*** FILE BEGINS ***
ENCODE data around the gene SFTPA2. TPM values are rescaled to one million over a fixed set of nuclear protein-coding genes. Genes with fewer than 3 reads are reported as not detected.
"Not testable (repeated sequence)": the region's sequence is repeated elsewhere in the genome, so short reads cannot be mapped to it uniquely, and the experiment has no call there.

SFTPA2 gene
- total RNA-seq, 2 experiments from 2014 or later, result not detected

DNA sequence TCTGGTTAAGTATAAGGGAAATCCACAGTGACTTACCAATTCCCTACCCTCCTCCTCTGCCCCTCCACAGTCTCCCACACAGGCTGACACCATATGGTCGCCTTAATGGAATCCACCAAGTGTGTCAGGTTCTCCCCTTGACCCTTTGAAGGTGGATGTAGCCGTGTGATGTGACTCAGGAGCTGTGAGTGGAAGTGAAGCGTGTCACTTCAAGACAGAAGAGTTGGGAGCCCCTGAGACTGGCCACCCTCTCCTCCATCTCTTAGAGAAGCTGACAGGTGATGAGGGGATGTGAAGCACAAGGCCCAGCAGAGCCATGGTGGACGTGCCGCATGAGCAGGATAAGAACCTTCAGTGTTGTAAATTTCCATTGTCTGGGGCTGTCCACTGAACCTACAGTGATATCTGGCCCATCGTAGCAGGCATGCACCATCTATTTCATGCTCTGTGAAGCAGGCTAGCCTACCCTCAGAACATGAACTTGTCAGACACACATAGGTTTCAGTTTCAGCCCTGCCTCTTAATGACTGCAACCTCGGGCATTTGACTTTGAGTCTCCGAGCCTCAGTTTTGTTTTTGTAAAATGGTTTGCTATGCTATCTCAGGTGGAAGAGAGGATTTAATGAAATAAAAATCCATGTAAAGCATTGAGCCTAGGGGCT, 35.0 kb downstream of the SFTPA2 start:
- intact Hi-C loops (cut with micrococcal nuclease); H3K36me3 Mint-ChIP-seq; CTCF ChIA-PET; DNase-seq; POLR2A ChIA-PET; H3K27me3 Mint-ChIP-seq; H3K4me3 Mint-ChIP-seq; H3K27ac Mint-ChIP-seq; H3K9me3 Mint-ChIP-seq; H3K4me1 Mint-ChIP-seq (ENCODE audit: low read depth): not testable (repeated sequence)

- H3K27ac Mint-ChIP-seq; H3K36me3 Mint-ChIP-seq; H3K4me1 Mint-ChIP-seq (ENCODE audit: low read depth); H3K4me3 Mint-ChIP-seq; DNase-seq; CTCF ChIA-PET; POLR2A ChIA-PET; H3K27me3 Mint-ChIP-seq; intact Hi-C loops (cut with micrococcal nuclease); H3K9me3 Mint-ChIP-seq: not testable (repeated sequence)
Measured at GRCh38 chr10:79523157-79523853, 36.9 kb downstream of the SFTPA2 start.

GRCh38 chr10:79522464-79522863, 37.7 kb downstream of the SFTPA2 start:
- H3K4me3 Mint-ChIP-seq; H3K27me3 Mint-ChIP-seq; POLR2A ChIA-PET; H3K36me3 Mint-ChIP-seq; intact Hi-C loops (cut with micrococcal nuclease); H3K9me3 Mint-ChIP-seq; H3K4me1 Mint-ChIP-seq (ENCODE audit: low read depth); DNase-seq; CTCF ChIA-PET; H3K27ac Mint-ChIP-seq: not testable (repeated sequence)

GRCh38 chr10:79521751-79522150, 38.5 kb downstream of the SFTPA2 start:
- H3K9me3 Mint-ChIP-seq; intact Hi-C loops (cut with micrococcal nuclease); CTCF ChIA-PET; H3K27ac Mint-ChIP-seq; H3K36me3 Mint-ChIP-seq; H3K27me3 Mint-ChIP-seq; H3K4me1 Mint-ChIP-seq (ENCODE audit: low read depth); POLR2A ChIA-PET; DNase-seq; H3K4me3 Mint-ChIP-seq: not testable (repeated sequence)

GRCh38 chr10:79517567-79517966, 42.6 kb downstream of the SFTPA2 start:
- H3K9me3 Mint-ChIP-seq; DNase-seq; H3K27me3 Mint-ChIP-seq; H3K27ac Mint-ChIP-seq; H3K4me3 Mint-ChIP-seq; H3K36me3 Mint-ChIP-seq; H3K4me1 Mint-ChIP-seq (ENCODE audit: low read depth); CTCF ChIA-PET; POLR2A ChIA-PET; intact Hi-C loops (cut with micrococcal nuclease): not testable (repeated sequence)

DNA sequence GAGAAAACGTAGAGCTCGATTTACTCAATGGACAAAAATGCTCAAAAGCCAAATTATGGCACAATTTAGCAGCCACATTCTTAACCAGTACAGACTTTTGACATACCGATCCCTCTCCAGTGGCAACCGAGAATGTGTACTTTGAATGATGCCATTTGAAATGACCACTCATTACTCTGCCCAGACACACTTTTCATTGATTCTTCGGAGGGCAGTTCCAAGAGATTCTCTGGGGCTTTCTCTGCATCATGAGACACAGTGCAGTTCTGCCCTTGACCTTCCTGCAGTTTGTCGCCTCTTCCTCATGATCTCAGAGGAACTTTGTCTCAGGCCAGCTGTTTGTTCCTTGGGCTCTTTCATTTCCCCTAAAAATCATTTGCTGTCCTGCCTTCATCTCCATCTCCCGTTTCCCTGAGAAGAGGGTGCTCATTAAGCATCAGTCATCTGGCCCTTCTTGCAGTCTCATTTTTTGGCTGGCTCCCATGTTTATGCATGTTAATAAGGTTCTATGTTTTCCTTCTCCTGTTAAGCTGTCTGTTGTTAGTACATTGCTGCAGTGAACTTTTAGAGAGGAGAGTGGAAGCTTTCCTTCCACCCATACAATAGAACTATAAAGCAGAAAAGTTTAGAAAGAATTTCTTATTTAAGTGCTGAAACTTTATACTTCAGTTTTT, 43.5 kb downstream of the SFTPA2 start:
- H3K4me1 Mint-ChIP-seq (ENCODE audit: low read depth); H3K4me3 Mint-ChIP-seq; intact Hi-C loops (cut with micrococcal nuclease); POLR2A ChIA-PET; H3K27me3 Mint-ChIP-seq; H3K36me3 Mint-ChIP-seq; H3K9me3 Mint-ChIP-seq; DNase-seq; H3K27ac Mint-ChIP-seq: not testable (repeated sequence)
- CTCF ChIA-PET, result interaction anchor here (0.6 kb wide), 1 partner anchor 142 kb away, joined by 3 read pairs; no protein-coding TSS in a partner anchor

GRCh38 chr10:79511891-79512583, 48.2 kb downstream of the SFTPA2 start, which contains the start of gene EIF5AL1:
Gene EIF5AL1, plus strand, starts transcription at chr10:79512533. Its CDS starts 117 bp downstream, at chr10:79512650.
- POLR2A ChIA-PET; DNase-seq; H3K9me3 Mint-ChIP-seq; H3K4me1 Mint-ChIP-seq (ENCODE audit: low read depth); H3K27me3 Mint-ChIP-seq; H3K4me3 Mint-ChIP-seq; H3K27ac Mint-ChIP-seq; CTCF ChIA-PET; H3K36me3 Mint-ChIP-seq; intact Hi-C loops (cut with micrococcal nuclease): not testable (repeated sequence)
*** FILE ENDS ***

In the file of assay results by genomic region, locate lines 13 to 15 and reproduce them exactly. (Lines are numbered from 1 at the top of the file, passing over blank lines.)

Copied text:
GRCh38 chr10:79517567-79517966, 42.6 kb downstream of the SFTPA2 start:
- H3K9me3 Mint-ChIP-seq; DNase-seq; H3K27me3 Mint-ChIP-seq; H3K27ac Mint-ChIP-seq; H3K4me3 Mint-ChIP-seq; H3K36me3 Mint-ChIP-seq; H3K4me1 Mint-ChIP-seq (ENCODE audit: low read depth); CTCF ChIA-PET; POLR2A ChIA-PET; intact Hi-C loops (cut with micrococcal nuclease): not testable (repeated sequence)

DNA sequence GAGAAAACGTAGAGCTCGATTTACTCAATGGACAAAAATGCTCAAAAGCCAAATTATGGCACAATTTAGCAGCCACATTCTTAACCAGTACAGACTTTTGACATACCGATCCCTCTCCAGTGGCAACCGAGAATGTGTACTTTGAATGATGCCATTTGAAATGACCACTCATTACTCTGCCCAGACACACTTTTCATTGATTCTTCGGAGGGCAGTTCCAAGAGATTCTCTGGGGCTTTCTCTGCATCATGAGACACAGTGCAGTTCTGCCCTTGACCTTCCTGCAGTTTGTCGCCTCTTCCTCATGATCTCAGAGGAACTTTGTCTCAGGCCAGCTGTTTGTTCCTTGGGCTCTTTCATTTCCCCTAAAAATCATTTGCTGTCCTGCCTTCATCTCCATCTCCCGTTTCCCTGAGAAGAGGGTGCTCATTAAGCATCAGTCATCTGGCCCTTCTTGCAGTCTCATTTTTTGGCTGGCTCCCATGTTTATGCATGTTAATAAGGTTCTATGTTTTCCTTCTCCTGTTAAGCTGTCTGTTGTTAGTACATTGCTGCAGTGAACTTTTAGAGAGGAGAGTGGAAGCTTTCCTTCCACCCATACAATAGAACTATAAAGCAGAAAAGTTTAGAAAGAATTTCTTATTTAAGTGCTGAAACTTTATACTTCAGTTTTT, 43.5 kb downstream of the SFTPA2 start: